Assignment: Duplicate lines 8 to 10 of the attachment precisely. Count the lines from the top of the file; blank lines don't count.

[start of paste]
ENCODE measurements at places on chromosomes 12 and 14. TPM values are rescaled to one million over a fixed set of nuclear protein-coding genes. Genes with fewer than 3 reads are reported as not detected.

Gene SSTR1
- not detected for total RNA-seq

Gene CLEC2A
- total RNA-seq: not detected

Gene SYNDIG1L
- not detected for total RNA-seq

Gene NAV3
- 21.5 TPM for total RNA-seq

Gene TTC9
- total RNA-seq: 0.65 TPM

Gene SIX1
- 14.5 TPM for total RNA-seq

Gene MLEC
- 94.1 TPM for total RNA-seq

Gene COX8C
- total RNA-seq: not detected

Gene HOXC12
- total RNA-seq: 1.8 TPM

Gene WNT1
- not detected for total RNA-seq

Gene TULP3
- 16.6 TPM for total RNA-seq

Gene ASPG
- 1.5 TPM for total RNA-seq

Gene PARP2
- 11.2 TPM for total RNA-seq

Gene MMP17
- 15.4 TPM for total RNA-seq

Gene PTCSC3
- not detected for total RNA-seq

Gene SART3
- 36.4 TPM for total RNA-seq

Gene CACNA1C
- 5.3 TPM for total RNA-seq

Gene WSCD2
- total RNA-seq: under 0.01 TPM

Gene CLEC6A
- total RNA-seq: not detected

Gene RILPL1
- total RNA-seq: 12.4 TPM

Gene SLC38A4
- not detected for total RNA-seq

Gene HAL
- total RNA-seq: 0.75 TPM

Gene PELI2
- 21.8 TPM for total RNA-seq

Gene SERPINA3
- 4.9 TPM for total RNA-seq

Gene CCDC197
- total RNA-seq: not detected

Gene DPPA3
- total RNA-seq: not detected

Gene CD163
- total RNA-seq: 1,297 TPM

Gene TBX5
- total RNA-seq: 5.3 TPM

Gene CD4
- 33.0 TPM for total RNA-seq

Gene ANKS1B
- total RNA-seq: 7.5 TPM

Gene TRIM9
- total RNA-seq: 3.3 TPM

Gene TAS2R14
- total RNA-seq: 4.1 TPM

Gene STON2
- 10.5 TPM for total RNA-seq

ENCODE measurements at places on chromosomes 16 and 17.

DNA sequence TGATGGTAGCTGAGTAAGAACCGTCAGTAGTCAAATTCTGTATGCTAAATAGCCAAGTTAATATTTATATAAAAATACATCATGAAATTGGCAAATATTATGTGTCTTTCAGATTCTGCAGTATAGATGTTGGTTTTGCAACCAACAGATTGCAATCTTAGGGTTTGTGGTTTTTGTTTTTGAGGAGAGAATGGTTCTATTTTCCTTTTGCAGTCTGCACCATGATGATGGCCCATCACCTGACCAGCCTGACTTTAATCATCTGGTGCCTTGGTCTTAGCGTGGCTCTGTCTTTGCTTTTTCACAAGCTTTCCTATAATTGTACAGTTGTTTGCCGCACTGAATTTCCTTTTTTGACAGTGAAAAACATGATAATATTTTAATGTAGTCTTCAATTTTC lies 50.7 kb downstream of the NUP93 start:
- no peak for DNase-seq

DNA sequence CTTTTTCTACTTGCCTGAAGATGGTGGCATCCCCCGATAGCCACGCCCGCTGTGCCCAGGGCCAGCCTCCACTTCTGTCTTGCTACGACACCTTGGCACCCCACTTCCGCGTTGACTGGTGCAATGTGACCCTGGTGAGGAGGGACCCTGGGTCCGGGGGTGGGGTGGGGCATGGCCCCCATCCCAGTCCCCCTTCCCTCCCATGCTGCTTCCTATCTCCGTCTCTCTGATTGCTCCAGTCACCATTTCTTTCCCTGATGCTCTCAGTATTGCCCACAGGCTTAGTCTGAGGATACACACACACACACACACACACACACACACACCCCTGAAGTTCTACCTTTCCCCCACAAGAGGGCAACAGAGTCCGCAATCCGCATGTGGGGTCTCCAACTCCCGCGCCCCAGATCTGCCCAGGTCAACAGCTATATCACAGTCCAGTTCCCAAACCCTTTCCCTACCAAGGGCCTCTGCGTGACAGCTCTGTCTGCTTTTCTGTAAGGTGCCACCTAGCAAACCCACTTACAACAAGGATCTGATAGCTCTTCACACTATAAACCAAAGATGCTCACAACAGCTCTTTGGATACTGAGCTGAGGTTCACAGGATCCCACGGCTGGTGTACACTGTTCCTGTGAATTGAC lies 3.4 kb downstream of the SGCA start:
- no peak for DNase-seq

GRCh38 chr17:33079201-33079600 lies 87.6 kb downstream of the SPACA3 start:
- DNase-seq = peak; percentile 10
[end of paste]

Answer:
Gene NAV3
- 21.5 TPM for total RNA-seq

Gene TTC9